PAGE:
Jacob lived in the land where his father had stayed, the land of Canaan.
These are the family records of Jacob. At 17 years of age, Joseph tended sheep with his brothers. The young man [was working] with the sons of Bilhah and Zilpah, his father's wives, and he brought a bad report about them to their father.
Now Israel loved Joseph more than his other sons because Joseph was a son [born to him] in his old age, and he made a robe of many colors for him.
When his brothers saw that their father loved him more than all his brothers, they hated him and could not bring themselves to speak peaceably to him.
Then Joseph had a dream. When he told it to his brothers, they hated him even more.
He said to them, "Listen to this dream I had:
There we were, binding sheaves of grain in the field. Suddenly my sheaf stood up, and your sheaves gathered around it and bowed down to my sheaf."
"Are you really going to reign over us?" his brothers asked him. "Are you really going to rule us?" So they hated him even more because of his dream and what he had said.
Then he had another dream and told it to his brothers. "Look," he said, "I had another dream, and this time the sun, moon, and 11 stars were bowing down to me."
He told his father and brothers, but his father rebuked him. "What kind of dream is this that you have had?" he said. "Are your mother and brothers and I going to bow down to the ground before you?"
His brothers were jealous of him, but his father kept the matter [in mind].
His brothers had gone to pasture their father's flocks at Shechem.
Israel said to Joseph, "Your brothers, you know, are pasturing [the flocks] at Shechem. Get ready. I'm sending you to them." "I'm ready," Joseph replied.
Then Israel said to him, "Go and see how your brothers and the flocks are doing, and bring word back to me." So he sent him from the valley of Hebron, and he went to Shechem.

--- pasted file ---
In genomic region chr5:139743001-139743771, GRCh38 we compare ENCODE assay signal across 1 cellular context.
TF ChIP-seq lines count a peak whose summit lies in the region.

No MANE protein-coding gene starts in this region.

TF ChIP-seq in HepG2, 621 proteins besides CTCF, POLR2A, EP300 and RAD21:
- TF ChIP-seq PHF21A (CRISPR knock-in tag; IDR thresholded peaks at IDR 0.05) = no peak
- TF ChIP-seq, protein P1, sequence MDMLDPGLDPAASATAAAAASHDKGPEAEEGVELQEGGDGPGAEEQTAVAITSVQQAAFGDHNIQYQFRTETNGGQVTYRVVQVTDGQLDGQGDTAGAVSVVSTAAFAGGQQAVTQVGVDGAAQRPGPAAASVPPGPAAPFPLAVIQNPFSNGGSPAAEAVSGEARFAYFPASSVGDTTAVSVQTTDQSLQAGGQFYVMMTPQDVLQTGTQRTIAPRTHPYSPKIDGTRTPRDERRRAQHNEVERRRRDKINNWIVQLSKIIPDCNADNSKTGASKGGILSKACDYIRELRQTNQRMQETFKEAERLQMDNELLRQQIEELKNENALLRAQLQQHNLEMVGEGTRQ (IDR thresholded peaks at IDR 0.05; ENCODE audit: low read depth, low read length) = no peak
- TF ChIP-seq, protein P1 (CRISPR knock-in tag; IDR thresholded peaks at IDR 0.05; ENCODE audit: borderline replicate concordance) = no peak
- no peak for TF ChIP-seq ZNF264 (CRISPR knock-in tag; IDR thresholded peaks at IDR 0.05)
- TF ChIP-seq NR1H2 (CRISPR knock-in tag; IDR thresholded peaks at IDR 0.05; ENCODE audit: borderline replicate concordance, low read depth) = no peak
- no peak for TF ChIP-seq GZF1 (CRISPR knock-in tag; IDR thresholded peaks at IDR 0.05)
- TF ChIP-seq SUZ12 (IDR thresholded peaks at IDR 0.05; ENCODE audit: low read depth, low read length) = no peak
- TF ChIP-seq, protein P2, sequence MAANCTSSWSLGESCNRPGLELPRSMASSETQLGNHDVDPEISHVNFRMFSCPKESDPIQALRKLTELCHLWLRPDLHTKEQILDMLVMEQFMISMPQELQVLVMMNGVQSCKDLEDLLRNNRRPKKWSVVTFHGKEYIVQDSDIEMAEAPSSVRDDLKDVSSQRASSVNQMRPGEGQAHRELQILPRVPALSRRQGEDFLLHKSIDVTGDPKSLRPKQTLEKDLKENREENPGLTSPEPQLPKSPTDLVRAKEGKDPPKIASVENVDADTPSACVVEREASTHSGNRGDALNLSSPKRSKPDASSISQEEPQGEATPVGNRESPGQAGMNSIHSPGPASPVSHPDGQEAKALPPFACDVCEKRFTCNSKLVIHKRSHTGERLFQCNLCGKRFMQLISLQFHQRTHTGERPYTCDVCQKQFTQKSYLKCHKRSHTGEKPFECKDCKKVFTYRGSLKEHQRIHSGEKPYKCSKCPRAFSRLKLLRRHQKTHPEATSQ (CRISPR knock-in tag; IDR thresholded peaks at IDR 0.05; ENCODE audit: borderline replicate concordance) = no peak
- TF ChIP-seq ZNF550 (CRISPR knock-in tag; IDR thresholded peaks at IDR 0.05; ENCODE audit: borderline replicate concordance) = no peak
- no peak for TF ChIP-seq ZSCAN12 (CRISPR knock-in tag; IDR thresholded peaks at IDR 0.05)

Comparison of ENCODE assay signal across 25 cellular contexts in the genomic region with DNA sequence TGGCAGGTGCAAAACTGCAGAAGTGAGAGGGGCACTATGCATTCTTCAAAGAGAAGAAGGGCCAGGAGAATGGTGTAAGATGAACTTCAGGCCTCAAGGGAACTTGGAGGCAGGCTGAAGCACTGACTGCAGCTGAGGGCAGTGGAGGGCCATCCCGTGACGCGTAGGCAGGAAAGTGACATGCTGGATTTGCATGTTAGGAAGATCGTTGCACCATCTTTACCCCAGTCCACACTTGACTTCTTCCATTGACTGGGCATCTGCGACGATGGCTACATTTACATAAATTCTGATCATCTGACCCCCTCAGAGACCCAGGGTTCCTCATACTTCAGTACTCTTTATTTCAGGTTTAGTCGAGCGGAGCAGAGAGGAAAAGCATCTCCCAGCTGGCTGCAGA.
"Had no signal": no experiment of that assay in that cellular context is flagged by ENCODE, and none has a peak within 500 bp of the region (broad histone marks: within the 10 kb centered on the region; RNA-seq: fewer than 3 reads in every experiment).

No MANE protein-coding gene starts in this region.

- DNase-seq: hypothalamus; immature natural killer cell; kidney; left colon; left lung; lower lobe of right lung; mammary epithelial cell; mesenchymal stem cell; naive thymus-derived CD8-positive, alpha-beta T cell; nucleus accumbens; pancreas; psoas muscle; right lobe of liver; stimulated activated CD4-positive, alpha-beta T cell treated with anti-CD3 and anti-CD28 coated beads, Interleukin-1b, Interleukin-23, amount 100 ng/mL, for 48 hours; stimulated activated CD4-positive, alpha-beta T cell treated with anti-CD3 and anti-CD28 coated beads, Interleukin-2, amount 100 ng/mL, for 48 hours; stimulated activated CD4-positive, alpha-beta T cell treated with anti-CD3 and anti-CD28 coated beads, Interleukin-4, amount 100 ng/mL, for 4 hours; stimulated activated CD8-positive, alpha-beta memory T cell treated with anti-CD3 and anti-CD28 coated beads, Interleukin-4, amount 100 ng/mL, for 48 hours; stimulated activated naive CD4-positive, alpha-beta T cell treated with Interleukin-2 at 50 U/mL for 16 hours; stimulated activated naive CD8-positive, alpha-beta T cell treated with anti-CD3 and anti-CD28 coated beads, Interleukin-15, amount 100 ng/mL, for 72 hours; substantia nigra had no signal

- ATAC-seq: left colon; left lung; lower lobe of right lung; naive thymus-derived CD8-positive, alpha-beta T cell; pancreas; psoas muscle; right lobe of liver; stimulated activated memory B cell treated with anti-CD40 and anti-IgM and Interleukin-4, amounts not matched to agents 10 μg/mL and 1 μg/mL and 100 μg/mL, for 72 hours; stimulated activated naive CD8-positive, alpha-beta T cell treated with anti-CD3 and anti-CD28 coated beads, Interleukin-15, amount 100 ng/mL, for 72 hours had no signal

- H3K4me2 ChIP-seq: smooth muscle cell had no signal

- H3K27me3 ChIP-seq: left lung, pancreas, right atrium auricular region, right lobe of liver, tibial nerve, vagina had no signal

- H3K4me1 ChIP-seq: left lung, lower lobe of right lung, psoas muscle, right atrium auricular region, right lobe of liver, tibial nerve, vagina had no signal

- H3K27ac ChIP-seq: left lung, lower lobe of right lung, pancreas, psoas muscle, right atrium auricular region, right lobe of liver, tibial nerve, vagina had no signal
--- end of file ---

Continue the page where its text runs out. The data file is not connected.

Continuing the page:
A man found him there, wandering in the field, and asked him, "What are you looking for?"
"I'm looking for my brothers," Joseph said. "Can you tell me where they are pasturing [their flocks]?"
"They've moved on from here," the man said. "I heard them say, 'Let's go to Dothan.' " So Joseph set out after his brothers and found them at Dothan.
They saw him in the distance, and before he had reached them, they plotted to kill him.
They said to one another, "Here comes that dreamer!
Come on, let's kill him and throw him into one of the pits. We can say that a vicious animal ate him. Then we'll see what becomes of his dreams!"
When Reuben heard this, he tried to save him from them. He said, "Let's not take his life."
Reuben also said to them, "Don't shed blood. Throw him into this pit in the wilderness, but don't lay a hand on him"-- intending to rescue him from their hands and return him to his father.
When Joseph came to his brothers, they stripped off his robe, the robe of many colors that he had on.
Then they took him and threw him into the pit. The pit was empty; there was no water in it.
Then they sat down to eat a meal. They looked up, and there was a caravan of Ishmaelites coming from Gilead. Their camels were carrying aromatic gum, balsam, and resin, going down to Egypt.
Then Judah said to his brothers, "What do we gain if we kill our brother and cover up his blood?
Come, let's sell him to the Ishmaelites and not lay a hand on him, for he is our brother, our [own] flesh." His brothers agreed.
When Midianite traders passed by, they pulled Joseph out of the pit and sold him for 20 pieces of silver to the Ishmaelites, who took Joseph to Egypt.
When Reuben returned to the pit and saw that Joseph was not there, he tore his clothes.
He went back to his brothers and said, "The boy is gone! What am I going to do?"